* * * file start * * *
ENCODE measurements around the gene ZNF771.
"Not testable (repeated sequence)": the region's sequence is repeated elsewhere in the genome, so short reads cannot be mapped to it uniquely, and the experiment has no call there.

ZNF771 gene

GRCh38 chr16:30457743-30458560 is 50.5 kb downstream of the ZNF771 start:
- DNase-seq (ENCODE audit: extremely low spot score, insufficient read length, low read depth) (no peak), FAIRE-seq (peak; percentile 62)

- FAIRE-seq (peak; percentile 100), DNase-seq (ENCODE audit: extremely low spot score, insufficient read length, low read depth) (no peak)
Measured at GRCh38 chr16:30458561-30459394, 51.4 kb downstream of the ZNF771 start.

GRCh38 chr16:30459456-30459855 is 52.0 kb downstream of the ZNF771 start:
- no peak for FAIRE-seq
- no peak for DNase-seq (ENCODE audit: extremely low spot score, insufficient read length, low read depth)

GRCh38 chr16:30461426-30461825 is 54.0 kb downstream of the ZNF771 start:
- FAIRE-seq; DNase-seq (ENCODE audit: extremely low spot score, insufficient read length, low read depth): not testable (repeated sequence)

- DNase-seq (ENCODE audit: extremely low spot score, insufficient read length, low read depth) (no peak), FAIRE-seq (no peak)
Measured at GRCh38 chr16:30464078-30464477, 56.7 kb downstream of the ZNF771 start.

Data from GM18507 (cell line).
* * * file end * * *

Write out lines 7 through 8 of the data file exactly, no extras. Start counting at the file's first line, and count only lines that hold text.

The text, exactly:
Measured at GRCh38 chr16:30458561-30459394, 51.4 kb downstream of the ZNF771 start.

GRCh38 chr16:30459456-30459855 is 52.0 kb downstream of the ZNF771 start: